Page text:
C: It depends on the context. For example, there’s the passage about Stein Bagger. Here I had to explain a little bit. You can put in explanatory stuff, but you have to be subtle. You must weave it into the sentence, as if the author might have done that anyway. Most people in Denmark would know Stein Bagger, but even if you don’t know who he is, you will get the idea. You don’t want to weigh things down – that’s a balancing act as well. It’s always hard to judge your text as a translator, because you’re not coming to it with fresh eyes. You already know what the Danish says and who this person is. You already work from a slightly biased position. That’s where an editor is very useful. Because they are coming to it with fresh eyes and they don’t speak the original language. Sometimes an editor will flag something and say, ‘I have no idea what this means – you need to rephrase this. This won’t come across.’ And then I can change it or go back to the author.

A: This might be a dangerous question, but does it matter whether you like the book you’re translating?

C: I think so. I really liked this book, particularly as we got more into it and we got onto the road trip. It was brilliant, and I loved translating it. So yeah, I think it does matter, because A) it makes you want to work on it, so you get up in the morning and actually feel keen to do it. This way you don’t have to force or bribe yourself, which sometimes I’ve had to do. And when you work on a book for months, it becomes very hard if you take little pleasure in the work. And B) you’re immensely more willing to go the extra mile. You can always cut corners as a translator, and if you don’t like a book, you’re always a bit more tempted to do that. Whereas, when you really enjoy it, you spend most of your time thinking about it. I would be thinking about the book when I was in the shower or out for a walk, and it would just pop into my head. And that improved the translation, because all the extra time I would think about it, I would get good ideas or think of sentences I had to change. And that doesn’t happen if your brain doesn’t actually want to think about it. It’s just a job if it’s like that. And for me mostly it’s not just a job – it’s actually something that I love to do. I am genuinely excited to see how this book does. I think it’s really good, and I’m so surprised that it hasn’t been translated before. I get that humorous books are often a bit of a harder sell, because people worry that they’re more culturally specific, but this sort of humour is actually quite transferable. I think it works very well in English, and I think the recognition of this kind of miserable, ground-down, depressing urban life is something that will ring true with a lot of people in this country.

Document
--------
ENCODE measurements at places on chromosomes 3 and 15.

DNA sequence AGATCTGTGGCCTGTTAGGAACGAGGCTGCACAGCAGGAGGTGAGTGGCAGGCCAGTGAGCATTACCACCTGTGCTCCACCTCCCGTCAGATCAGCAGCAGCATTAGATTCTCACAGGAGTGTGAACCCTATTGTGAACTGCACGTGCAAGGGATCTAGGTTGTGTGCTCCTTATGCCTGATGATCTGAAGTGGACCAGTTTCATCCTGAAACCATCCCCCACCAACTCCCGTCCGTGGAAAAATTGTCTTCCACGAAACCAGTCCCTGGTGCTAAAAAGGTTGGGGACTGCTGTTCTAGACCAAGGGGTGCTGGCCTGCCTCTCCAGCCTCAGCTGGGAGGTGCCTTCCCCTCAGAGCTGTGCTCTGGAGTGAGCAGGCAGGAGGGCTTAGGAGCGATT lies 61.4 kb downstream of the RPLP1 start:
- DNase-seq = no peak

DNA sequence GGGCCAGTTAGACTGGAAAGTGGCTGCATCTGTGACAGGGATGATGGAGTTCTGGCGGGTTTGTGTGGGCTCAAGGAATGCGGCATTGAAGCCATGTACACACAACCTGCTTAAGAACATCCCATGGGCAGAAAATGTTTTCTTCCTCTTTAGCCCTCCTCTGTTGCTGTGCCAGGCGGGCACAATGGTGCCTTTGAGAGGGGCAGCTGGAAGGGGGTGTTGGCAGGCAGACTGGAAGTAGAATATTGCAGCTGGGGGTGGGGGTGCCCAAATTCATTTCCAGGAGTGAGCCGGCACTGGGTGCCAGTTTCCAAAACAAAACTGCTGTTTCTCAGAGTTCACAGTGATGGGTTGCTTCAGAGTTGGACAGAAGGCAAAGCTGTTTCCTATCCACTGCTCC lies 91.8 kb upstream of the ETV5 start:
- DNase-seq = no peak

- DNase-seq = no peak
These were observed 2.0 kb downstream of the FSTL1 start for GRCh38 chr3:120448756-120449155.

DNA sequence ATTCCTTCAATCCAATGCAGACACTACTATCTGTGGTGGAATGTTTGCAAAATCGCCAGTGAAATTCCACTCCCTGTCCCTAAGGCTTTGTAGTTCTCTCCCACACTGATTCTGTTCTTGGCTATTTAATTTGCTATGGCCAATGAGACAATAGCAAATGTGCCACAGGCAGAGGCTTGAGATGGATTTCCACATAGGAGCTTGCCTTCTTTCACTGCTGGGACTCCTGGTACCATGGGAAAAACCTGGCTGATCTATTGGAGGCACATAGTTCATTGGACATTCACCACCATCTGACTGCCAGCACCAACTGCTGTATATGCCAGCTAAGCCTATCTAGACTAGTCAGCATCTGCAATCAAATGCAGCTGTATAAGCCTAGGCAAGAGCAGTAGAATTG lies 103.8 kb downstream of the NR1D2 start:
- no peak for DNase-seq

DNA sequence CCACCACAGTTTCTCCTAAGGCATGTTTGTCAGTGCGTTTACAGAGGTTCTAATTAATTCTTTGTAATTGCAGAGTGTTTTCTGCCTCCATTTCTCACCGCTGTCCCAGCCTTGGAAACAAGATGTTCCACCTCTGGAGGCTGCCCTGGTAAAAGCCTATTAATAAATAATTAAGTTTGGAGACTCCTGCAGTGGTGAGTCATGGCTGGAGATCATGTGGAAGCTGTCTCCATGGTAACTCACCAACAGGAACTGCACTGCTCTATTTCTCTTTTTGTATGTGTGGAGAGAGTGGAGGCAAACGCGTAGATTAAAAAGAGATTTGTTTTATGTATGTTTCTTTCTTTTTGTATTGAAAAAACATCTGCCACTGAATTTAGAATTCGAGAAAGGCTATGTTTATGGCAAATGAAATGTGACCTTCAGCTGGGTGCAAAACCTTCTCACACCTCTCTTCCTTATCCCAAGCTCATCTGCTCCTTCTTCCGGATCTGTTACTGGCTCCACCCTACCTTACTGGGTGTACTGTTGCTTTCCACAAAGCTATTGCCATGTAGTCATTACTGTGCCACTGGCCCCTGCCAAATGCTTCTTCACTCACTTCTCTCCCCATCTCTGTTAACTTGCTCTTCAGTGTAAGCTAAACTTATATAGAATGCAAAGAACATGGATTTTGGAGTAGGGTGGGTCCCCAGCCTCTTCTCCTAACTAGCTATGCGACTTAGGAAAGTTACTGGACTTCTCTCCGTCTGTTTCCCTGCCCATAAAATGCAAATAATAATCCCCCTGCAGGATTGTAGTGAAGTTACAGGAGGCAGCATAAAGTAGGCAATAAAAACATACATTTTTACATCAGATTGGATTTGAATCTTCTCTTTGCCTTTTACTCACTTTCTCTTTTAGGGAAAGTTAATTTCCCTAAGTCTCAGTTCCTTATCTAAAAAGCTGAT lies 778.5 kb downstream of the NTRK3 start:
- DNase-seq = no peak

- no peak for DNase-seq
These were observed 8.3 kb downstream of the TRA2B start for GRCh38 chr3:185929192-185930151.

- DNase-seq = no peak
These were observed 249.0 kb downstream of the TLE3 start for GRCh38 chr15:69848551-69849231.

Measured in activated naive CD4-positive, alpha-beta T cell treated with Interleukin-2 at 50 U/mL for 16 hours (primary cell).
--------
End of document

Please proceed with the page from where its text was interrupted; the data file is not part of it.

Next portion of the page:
See more details of the audiobook here with Spiracle Editions